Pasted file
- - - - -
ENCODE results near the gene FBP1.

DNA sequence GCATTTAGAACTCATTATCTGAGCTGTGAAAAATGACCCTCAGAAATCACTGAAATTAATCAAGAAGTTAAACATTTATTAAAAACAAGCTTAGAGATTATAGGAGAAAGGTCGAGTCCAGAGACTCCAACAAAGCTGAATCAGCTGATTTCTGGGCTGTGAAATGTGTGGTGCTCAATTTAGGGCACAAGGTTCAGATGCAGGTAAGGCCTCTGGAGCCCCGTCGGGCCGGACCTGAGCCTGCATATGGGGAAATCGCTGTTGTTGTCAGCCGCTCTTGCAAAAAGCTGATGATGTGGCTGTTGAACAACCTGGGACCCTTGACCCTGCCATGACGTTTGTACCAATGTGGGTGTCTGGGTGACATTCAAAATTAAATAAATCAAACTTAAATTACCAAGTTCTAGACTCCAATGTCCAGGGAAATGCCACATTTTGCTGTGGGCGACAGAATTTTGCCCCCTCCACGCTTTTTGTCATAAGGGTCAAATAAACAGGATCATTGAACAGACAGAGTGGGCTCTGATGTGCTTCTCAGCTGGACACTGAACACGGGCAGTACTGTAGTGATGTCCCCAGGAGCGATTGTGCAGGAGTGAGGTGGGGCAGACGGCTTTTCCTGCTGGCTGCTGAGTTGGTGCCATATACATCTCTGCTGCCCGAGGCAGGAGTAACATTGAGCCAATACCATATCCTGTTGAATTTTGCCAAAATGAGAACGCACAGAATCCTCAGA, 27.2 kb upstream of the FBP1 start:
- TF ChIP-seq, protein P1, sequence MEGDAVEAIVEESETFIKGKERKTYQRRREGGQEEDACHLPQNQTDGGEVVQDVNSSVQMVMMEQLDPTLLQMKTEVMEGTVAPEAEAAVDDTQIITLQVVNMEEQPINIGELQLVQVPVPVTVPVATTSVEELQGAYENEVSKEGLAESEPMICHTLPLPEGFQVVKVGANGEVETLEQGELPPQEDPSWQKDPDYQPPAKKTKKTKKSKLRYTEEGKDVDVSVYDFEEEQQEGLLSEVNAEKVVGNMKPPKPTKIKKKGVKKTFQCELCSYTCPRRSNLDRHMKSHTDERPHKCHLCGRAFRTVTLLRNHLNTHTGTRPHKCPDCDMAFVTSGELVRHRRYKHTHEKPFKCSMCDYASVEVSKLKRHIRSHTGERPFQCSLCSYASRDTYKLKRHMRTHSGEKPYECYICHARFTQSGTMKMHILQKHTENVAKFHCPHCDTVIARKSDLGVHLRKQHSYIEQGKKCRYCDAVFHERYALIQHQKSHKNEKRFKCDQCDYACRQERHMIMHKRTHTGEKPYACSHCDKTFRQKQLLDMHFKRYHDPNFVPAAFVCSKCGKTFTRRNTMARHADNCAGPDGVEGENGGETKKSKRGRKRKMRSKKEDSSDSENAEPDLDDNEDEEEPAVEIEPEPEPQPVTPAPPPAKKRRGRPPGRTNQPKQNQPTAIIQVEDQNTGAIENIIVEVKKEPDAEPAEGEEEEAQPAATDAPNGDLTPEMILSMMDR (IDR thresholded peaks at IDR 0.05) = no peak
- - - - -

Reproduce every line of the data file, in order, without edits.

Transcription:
ENCODE results near the gene FBP1.

DNA sequence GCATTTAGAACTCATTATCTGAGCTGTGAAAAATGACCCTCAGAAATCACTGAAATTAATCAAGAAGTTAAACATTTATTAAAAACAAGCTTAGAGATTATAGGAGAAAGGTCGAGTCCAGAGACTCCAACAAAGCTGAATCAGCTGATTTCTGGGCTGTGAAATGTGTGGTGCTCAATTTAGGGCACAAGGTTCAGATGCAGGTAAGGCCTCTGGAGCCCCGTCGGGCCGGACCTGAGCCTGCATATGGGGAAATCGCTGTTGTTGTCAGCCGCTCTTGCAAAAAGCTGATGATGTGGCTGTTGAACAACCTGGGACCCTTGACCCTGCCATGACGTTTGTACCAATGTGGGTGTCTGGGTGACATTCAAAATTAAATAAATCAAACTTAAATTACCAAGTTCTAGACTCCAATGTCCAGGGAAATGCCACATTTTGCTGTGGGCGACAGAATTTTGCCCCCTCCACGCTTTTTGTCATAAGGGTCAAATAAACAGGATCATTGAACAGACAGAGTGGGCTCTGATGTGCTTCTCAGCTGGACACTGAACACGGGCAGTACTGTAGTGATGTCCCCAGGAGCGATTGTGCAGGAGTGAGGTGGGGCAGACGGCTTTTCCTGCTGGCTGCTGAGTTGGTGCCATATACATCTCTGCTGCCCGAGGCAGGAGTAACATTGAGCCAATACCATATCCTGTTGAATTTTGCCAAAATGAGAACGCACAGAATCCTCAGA, 27.2 kb upstream of the FBP1 start:
- TF ChIP-seq, protein P1, sequence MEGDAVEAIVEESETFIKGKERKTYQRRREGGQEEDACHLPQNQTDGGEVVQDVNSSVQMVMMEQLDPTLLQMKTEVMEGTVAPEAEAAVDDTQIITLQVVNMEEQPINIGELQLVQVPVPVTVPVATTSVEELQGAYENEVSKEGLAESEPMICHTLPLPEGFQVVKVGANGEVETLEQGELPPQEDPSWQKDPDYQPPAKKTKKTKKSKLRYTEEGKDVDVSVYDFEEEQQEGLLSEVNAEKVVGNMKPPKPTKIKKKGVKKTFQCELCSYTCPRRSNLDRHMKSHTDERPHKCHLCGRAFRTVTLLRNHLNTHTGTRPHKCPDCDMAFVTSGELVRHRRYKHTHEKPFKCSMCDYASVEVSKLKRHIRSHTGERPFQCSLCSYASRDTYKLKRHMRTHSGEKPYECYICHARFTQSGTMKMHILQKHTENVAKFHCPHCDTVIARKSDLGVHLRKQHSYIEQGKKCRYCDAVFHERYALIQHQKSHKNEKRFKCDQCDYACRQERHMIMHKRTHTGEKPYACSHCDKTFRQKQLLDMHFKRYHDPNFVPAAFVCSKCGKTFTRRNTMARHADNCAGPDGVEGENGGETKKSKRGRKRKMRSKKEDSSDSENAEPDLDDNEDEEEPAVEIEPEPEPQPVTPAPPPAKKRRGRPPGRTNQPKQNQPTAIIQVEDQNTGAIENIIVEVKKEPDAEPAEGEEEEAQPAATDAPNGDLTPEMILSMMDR (IDR thresholded peaks at IDR 0.05) = no peak